Security testing with hping

At the Hop

© Michael Röder, Fotolia

© Michael Röder, Fotolia

Article from Issue 99/2009
Author(s): , Author(s):

Don't let intruders crash your dance. We'll show you how to test your firewalls and intrusion detection systems with hping.

When it comes to penetration testing and security audits, hping is one of your best friends. Currently in its third iteration, hping has become a preferred way to generate IP packets, usually for the purpose of testing firewall and intrusion detection systems.

Because you can use hping to manipulate all of the fields, flags, and protocol types of the TCP/IP protocol suite, some users call it a packet-crafting application.

By manipulating packets, you can scan systems stealthily, generate traffic floods, and generally create packets to your heart's content. Over the years, hping has become the de facto packet generator.

Generating custom packets is nothing new. Previous tools with whiz-bang and hackerish names, such as targa, synful, papa smurf, and netdude, could help with the task of generating designer packets, but many of these older applications had problems and limitations. For example, some tools could only scan Class C IPv4 networks.

Versions

Hping3 is the latest version of hping, and hping2 is the most significant predecessor application. Several applications depend upon hping2, which has been around quite a bit longer than hping3.

I install both versions, and I recommend that you do the same. I use hping3 as a stand-alone application, but I still have hping2 in case I need it for third-party applications, such as scapy (another packet manipulation tool) and idswakeup (an application for auditing intrusion detection systems). Hping3 comes with a new TCL scripting engine and is, therefore, quite bit more powerful than a simple command-line tool.

The original hping and hping2 applications operate as one-time commands – they don't launch an interactive shell. If you use the command without any arguments, hping3 places you into a session, much like the old nslookup command.

Hping3 lets you create fairly sophisticated scripts that will help you simulate traffic for your firewalls and intrusion detection systems. A less obvious advantage of hping3 is that Salvatore Sanfilippo, the creator of all things hping, rewrote much of the underlying code.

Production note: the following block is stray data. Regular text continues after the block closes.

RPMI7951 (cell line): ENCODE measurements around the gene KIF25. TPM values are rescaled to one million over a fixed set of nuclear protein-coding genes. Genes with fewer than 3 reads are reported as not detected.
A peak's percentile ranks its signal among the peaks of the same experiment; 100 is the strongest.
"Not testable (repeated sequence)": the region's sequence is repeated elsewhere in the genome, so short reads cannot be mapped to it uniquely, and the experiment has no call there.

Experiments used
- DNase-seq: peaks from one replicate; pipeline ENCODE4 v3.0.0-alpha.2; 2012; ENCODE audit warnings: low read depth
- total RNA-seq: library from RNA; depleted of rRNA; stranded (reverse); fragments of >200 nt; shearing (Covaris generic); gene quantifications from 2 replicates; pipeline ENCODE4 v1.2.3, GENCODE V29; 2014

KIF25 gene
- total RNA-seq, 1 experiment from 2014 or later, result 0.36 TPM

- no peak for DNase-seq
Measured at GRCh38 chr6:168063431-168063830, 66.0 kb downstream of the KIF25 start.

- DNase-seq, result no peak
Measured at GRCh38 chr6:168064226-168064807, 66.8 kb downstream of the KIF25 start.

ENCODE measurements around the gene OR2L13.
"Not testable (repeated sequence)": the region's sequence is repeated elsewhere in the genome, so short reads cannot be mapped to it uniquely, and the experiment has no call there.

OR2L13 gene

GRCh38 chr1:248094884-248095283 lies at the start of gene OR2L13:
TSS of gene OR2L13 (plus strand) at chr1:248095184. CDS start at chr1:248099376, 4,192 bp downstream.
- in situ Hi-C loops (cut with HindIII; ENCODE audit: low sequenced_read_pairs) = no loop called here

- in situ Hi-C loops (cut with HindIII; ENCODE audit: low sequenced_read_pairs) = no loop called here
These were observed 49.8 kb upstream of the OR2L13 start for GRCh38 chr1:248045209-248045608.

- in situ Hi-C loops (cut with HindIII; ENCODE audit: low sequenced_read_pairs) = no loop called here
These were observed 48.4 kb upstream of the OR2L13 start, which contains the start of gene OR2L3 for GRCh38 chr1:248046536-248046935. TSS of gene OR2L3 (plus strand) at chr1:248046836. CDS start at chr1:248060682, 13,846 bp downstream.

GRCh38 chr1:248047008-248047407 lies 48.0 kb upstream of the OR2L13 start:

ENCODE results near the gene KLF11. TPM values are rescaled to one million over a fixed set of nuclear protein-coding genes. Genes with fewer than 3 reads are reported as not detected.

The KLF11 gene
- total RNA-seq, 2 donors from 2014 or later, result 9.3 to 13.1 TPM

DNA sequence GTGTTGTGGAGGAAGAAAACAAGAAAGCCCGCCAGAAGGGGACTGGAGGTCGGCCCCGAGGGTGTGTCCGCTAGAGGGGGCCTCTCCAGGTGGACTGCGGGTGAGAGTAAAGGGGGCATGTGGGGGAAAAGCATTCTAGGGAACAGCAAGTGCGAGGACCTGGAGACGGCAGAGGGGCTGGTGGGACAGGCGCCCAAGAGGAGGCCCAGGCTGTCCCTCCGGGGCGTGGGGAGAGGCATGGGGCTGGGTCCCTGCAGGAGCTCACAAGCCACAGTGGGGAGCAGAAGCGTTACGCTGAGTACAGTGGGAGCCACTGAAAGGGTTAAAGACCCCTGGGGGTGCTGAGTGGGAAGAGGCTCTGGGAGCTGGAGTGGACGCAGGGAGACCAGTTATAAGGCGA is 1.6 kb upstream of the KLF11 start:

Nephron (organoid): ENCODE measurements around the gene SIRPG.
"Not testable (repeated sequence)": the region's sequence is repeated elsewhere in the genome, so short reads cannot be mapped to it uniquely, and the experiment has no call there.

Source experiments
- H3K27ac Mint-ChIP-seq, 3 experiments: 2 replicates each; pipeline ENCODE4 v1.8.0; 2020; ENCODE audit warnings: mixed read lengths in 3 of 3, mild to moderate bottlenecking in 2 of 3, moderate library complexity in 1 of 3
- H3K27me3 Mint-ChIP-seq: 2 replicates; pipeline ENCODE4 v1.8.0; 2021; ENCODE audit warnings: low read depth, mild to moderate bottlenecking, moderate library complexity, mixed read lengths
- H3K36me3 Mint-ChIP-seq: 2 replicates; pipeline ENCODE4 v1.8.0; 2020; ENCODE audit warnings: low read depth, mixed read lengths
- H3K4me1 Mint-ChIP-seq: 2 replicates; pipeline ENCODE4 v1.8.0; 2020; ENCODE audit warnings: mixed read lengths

What Does hping Do?

Hping provides a single, universal solution that helps prevent many problems of the previous generation. Hping is designed to:

  • scan hosts,
  • assist with penetration testing,
  • test intrusion detection systems,
  • and send files between hosts.

In this article, I will explain how to start generating test packets with hping.

Installing hping

Hping3 is available from the project website as a source tarball [1]. If you're using an Ubuntu or Debian system, you can use either Synaptic Package Manager or apt-get for the installation. To install hping, enter the following command:

sudo apt-get install hping3.

You don't need to enable any additional repositories. Red Hat or CentOS packages are also available online [2].

Scanning Hosts

After installing hping, you are ready to get started. Suppose you want to send two TCP packets to a system named james, and you want those packets to hit port 80 on james. To do this, you would issue the command shown (with the accompanying output) in Listing 1.

Listing 1

A Simple Scan

01 pink@floyd:~/Desktop$ sudo hping3 -S james -c 2 -p 80
02 HPING james (eth0 192.168.15.134): S set, 40 headers + 0 data bytes
03 len=46 ip=192.168.15.134 ttl=64 DF id=0 sport=80 flags=SA seq=0 win=5840 rtt=0.3 ms
04 len=46 ip=192.168.15.134 ttl=64 DF id=0 sport=80 flags=SA seq=1 win=5840 rtt=0.3 ms
05
06 --- james hping statistic ---
07 2 packets transmitted, 2 packets received, 0% packet loss
08 round-trip min/avg/max = 0.3/0.3/0.3 ms
09 pink@floyd:~/Desktop$

In Listing 1, notice that the flags= field is set to SA, which is hping's way of telling you that port 80 is open on james. If the ports were closed, you'd see RA in the flags= field.

The -S option sends a SYN packet, which often is used to create scans that are hard for intrusion detection systems to detect and flag as threatening.

After a system replies to a SYN packet, you know that a port is listening; the intrusion detection system will treat the SYN packet as standard traffic rather than as a threat.

Figure 1 shows how to specify a more sophisticated scan that provides a nice little ASCII-based report.

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